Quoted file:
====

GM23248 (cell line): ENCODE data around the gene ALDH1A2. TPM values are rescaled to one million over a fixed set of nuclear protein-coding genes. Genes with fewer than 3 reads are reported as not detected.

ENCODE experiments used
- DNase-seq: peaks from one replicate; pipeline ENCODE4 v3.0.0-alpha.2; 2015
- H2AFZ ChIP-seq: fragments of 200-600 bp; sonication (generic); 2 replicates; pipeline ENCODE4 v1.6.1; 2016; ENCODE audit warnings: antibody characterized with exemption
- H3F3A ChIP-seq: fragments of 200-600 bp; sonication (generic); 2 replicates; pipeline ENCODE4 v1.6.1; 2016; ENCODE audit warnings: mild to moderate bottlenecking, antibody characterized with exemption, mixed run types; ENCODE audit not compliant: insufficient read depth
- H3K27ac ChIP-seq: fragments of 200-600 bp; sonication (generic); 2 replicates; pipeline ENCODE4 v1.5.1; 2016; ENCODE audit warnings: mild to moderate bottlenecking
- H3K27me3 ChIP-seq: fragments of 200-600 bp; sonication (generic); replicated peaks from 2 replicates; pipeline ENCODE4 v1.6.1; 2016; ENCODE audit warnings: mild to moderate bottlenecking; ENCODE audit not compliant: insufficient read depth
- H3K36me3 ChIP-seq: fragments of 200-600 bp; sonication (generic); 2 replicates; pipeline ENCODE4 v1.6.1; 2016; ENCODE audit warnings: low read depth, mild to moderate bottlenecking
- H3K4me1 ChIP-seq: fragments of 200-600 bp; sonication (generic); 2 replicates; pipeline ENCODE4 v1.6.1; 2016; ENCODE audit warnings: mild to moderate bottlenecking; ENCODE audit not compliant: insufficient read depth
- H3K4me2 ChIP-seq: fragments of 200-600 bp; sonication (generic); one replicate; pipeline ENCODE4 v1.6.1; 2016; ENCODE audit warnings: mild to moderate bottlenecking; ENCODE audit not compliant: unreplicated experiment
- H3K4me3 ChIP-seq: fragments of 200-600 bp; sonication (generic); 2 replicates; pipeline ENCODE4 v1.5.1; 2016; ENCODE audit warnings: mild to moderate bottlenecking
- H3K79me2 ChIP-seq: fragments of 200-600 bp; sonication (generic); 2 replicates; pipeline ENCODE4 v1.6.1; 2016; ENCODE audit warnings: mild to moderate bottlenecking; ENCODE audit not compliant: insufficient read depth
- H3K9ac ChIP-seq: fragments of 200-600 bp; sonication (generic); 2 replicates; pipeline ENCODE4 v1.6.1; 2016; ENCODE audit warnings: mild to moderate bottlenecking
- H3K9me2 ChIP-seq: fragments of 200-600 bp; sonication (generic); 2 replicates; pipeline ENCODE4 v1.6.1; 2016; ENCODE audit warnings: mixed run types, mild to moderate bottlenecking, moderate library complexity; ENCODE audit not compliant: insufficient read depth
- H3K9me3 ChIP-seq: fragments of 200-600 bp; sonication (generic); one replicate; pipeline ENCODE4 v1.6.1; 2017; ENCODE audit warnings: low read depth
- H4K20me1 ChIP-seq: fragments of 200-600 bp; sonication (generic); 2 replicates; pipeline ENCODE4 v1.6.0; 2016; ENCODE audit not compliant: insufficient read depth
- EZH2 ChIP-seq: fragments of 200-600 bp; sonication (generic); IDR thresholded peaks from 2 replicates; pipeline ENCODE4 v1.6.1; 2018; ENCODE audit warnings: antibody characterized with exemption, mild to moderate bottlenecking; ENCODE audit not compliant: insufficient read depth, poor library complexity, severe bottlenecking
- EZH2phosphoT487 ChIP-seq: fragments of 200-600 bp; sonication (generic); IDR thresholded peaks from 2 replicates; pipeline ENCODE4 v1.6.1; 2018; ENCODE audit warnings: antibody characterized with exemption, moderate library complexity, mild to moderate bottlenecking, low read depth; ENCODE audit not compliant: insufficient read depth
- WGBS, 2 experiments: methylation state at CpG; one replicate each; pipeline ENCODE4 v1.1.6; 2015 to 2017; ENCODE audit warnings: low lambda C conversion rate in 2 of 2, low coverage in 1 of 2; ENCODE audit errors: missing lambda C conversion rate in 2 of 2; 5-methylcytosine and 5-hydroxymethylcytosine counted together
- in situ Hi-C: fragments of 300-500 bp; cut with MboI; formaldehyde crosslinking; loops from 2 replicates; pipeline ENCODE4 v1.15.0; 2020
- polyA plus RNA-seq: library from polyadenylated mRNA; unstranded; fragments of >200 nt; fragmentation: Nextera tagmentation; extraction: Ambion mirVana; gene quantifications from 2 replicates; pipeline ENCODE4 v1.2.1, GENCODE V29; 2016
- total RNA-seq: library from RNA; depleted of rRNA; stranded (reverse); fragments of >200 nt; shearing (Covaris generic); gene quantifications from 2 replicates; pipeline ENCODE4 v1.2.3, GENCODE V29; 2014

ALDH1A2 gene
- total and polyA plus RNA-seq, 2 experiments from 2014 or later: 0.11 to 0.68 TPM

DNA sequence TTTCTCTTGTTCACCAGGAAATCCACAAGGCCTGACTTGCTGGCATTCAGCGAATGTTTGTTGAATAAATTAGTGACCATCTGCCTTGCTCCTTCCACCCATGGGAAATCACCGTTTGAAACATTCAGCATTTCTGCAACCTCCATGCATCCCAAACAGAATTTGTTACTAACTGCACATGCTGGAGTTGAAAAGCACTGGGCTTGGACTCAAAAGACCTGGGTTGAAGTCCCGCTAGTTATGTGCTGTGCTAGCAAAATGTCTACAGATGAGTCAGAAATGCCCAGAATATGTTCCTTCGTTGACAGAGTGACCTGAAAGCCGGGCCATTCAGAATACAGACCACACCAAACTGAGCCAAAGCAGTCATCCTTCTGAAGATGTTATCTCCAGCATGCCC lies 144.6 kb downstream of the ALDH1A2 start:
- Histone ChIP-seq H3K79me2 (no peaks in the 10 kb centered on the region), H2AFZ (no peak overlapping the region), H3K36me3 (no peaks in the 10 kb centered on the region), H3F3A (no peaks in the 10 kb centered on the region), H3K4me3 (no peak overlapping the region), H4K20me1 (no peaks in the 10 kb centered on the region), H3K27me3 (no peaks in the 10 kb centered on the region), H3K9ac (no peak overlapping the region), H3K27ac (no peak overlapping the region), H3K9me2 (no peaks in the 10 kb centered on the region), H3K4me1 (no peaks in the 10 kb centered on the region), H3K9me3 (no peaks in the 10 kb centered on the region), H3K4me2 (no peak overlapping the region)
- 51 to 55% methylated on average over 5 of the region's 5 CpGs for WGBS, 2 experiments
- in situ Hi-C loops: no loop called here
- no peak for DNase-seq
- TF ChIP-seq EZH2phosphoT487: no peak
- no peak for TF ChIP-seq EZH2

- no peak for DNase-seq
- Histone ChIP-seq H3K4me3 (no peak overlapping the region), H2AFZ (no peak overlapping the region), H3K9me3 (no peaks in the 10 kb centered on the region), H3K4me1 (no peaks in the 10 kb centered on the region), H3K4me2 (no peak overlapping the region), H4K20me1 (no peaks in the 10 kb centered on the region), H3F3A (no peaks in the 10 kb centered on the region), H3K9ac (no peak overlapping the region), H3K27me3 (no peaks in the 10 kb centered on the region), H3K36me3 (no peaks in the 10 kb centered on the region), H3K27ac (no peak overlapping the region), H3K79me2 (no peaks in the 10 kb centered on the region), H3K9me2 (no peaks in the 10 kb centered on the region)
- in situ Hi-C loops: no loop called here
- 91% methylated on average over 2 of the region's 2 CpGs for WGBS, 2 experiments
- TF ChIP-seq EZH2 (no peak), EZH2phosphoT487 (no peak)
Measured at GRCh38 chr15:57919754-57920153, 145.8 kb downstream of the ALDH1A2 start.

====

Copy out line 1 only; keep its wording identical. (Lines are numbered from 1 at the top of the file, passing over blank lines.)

GM23248 (cell line): ENCODE data around the gene ALDH1A2. TPM values are rescaled to one million over a fixed set of nuclear protein-coding genes. Genes with fewer than 3 reads are reported as not detected.